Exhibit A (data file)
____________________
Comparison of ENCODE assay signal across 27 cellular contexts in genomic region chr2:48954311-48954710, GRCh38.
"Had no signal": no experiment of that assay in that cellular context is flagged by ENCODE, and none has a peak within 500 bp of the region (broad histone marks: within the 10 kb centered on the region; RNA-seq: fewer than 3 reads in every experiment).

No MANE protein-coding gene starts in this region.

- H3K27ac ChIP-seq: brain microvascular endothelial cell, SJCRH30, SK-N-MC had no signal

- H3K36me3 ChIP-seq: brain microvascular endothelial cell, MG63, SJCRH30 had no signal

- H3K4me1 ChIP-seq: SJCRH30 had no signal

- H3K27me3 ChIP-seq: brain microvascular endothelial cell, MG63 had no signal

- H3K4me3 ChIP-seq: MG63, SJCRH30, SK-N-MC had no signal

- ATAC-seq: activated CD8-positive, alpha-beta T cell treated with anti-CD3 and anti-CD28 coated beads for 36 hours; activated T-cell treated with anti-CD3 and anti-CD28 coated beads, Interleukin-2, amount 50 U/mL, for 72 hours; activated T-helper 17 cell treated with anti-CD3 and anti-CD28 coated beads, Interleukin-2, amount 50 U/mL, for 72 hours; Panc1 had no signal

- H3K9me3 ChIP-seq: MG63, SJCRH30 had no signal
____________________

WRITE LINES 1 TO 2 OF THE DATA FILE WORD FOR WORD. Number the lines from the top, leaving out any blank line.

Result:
Comparison of ENCODE assay signal across 27 cellular contexts in genomic region chr2:48954311-48954710, GRCh38.
"Had no signal": no experiment of that assay in that cellular context is flagged by ENCODE, and none has a peak within 500 bp of the region (broad histone marks: within the 10 kb centered on the region; RNA-seq: fewer than 3 reads in every experiment).